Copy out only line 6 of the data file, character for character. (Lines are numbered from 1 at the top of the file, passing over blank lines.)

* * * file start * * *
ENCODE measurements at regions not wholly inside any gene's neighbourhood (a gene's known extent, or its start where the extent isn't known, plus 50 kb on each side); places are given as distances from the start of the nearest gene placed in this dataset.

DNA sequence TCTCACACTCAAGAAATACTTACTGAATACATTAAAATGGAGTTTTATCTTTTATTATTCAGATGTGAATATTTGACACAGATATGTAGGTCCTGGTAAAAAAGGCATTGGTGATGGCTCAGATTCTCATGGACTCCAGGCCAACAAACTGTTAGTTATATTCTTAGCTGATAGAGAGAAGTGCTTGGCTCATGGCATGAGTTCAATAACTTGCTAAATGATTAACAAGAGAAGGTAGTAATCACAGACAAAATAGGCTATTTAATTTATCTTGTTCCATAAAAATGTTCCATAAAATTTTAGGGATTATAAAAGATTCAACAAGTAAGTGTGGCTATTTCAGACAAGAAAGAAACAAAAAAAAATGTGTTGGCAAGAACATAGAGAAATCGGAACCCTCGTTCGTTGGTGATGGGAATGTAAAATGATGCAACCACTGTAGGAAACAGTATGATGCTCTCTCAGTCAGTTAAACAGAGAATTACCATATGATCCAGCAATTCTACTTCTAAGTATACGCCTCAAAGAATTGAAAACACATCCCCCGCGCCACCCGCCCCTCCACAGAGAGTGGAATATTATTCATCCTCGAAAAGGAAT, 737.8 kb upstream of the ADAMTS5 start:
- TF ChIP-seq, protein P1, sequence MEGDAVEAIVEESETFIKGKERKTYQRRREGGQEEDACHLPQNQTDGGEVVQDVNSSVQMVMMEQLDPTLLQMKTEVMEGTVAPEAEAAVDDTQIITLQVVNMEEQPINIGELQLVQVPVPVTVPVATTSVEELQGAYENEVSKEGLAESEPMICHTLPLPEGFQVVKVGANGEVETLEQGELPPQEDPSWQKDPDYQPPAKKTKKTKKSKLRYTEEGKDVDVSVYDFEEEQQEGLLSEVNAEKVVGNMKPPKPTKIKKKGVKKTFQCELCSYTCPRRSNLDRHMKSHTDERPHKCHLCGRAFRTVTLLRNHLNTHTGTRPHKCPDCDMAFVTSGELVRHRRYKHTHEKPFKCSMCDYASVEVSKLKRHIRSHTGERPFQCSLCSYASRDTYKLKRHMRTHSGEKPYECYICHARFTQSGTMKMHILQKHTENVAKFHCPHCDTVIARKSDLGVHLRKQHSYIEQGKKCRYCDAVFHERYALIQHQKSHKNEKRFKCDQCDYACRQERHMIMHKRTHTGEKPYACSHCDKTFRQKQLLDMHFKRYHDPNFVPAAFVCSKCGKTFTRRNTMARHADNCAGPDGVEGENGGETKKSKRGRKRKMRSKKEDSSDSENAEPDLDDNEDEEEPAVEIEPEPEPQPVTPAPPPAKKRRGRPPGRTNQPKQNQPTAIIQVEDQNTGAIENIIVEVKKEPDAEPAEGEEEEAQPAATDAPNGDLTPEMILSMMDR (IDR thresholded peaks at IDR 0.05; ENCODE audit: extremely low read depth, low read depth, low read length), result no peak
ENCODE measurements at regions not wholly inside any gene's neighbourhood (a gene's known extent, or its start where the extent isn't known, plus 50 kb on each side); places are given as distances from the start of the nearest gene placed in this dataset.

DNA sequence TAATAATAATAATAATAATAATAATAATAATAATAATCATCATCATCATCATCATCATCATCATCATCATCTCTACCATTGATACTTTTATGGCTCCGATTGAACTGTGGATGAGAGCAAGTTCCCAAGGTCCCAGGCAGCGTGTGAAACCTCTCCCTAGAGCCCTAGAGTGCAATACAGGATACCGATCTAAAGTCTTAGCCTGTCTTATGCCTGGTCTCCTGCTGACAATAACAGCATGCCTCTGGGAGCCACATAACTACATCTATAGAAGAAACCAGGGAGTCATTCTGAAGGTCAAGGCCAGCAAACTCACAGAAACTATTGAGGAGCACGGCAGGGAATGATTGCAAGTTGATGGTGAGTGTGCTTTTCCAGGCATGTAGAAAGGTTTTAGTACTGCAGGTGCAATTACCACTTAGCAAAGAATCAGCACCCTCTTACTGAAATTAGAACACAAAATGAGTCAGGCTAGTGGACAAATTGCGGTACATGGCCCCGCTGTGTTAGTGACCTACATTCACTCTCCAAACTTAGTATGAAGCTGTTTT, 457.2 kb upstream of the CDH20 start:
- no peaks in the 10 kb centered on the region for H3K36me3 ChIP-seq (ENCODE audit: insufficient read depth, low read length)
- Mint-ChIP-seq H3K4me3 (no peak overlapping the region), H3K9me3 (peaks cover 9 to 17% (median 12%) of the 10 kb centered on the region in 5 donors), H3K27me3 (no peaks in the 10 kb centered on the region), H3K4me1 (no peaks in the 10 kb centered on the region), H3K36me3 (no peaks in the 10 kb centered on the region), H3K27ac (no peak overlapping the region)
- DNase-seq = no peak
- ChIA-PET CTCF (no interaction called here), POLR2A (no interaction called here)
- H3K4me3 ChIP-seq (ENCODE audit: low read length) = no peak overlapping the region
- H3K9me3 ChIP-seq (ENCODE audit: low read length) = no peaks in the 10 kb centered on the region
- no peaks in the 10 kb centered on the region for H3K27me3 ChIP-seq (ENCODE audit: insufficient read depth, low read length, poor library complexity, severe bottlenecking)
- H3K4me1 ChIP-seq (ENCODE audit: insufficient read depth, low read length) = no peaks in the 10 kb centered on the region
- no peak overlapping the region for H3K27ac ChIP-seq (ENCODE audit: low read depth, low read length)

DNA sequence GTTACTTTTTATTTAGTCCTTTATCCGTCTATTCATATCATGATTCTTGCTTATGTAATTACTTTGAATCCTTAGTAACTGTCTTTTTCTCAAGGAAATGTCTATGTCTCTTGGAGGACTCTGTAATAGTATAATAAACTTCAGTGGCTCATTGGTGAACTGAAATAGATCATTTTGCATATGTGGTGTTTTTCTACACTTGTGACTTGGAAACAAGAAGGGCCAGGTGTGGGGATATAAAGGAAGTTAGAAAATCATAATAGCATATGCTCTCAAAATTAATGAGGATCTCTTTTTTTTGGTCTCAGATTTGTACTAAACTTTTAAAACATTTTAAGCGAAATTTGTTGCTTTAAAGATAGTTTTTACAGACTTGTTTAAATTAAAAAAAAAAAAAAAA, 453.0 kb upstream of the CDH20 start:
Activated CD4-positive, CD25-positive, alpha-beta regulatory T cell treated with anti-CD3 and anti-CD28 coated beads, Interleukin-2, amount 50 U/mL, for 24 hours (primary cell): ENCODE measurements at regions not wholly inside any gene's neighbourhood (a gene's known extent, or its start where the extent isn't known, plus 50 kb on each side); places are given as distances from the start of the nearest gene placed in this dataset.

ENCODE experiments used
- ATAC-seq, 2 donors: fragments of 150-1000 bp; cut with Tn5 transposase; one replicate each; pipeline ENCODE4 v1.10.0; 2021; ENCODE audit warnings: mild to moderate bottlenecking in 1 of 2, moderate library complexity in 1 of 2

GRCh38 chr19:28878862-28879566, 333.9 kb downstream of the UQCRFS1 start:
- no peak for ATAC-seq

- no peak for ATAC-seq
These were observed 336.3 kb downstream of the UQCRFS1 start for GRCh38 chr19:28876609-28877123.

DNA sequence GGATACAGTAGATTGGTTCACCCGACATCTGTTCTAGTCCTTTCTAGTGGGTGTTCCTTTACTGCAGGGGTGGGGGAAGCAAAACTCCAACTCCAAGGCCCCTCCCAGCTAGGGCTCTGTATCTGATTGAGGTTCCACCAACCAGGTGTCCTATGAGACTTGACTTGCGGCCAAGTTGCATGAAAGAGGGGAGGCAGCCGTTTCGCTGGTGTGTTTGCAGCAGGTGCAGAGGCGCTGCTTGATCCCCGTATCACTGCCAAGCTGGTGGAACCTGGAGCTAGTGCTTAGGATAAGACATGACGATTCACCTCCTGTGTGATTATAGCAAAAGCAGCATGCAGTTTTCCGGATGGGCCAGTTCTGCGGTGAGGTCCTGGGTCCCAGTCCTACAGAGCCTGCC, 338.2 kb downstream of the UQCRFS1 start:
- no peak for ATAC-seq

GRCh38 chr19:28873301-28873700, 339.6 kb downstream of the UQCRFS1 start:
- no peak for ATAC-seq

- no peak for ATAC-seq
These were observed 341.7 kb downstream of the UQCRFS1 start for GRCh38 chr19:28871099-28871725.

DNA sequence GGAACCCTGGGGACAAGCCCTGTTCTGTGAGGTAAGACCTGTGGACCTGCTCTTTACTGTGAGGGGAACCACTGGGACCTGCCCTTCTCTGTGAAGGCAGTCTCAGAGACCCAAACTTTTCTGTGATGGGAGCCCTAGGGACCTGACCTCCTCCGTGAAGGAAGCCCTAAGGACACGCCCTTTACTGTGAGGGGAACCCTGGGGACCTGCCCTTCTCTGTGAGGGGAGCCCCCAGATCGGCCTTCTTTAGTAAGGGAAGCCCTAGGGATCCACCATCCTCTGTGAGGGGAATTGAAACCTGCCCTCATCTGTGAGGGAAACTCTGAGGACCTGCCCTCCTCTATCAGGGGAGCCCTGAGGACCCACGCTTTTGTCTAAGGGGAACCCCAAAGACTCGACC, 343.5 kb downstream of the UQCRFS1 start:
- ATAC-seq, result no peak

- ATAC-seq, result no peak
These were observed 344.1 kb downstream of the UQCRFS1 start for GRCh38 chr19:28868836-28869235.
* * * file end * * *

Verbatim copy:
- no peaks in the 10 kb centered on the region for H3K36me3 ChIP-seq (ENCODE audit: insufficient read depth, low read length)